Richland, Wash. Richard D. Smith, Battelle Fellow at the U.S. Department of Energy's Pacific Northwest National Laboratory has been named one of 50 outstanding leaders in the 2007 Scientific American 50. Each year the magazine recognizes its list of 50 key contributors in science and technology. Smith shared the honor for creating a new approach to neurological diagnostics with a colleague from UCLAs David Geffen School of Medicine, Desmond Smith.
Smiths research may help identify the earliest detectable stages of Alzheimer's, Parkinson's and other neurological diseases. Smiths findings indicate that many neurodegenerative diseases leave a biochemical calling card, or biomarker, that may be used to predict early stages of brain impairment. The understandings from this research may result in the discovery of drug targets for new theraputic approaches. Many biomedical researchers also believe that detecting disease states before symptoms occur is key to reversing many as-yet-incurable diseases.
Smiths work led to the mapping of proteins in brain tissues. This mapping has allowed scientists to examine the location and abundance of large numbers of proteins within healthy brain tissue, which can be compared to protein portraits found within diseased brain tissues. These differences may help identify neurological diseases at a very early stage and proteins that might be targeted for drug intervention. Its hoped that such diseases might be curbed if caught and treated early enough.
Associate Laboratory Director for Fundamental & Computational Sciences, Doug Ray, said, Dick Smith and his team have pushed the frontiers of proteomics instrumentation far beyond what we imagined just a few years ago. By integrating new ideas into the tools available to conduct research, they have made comprehensive proteomic mapping possible.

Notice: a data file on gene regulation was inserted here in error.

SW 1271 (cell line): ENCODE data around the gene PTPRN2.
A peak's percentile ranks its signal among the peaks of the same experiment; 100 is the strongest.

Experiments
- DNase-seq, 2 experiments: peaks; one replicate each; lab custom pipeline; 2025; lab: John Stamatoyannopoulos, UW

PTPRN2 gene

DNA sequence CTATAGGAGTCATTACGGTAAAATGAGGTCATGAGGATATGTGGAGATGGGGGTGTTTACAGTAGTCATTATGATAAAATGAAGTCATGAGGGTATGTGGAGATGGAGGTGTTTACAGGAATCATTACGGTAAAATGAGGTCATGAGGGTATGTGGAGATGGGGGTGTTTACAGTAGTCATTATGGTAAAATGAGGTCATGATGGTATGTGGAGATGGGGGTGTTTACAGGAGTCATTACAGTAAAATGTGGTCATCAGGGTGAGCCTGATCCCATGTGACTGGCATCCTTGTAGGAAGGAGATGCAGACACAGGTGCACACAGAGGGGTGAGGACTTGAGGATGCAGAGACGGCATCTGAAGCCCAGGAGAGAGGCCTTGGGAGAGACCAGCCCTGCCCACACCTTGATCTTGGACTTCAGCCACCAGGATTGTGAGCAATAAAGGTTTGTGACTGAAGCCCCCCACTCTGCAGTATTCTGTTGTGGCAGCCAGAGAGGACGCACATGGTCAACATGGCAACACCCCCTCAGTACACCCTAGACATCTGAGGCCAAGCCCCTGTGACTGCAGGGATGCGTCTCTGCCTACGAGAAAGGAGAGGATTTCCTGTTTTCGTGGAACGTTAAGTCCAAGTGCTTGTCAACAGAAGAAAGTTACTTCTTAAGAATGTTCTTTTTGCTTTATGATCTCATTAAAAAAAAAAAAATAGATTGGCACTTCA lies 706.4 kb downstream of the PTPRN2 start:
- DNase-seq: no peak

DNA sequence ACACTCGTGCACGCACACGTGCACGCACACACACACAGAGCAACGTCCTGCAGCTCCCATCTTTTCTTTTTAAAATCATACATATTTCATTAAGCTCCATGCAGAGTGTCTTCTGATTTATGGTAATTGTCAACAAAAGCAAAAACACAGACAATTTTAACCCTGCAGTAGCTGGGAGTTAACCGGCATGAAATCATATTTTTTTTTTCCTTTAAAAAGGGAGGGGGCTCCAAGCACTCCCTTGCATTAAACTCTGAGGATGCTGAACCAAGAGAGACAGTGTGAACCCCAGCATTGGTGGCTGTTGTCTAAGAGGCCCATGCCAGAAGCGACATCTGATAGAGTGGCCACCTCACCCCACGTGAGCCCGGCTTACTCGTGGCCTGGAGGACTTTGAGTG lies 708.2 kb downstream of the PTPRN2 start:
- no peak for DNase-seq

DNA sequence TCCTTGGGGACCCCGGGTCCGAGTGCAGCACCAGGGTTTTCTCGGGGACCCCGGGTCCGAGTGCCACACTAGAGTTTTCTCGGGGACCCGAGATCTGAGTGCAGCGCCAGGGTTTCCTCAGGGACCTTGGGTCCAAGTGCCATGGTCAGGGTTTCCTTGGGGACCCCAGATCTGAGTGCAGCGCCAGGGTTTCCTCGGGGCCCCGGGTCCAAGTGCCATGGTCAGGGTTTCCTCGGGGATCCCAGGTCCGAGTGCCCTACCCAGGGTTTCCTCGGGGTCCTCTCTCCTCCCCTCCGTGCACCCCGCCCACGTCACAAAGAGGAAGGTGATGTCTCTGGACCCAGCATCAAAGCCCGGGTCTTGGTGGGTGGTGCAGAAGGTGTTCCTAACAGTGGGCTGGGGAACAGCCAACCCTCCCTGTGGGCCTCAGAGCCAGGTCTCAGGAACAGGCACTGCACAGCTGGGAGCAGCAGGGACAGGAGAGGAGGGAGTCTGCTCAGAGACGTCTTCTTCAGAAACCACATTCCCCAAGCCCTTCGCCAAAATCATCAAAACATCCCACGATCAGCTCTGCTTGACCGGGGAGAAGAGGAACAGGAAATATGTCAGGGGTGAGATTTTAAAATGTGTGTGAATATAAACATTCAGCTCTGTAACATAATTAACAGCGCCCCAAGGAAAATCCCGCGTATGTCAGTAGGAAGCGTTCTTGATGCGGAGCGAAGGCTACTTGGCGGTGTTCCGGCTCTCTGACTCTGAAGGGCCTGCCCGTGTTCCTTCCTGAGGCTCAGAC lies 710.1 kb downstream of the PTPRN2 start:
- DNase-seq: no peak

This research was supported by the National Institutes of Health and PNNL's Biomolecular Systems Initiative. Most of the work was conducted at the Department of Energy's W.R. Wiley Environmental Molecular Sciences Laboratory, a national scientific user facility located at PNNL.
The Board of Editors of Scientific American magazine selected Smith as one of 50 honorees chosen annually for accomplishments in research, business or policymaking, and demonstration of leadership in shaping both established and emerging technologies.
Past Scientific American 50 winners include stem cell researcher Douglas Melton, Nobel prize-winning neurobiologist Roderick MacKinnon, former World Health Organization Secretary General Gro Harlem Brundtland, Google founders Larry Page and Sergey Brin and Apple CEO Steve Jobs.
The complete list of this years winners for the SA 50 appears in the January 2008 issue of Scientific American. It can also be viewed on the magazines Web site, http://www.sciam.com.
|Contact: Geoff Harvey|
DOE/Pacific Northwest National Laboratory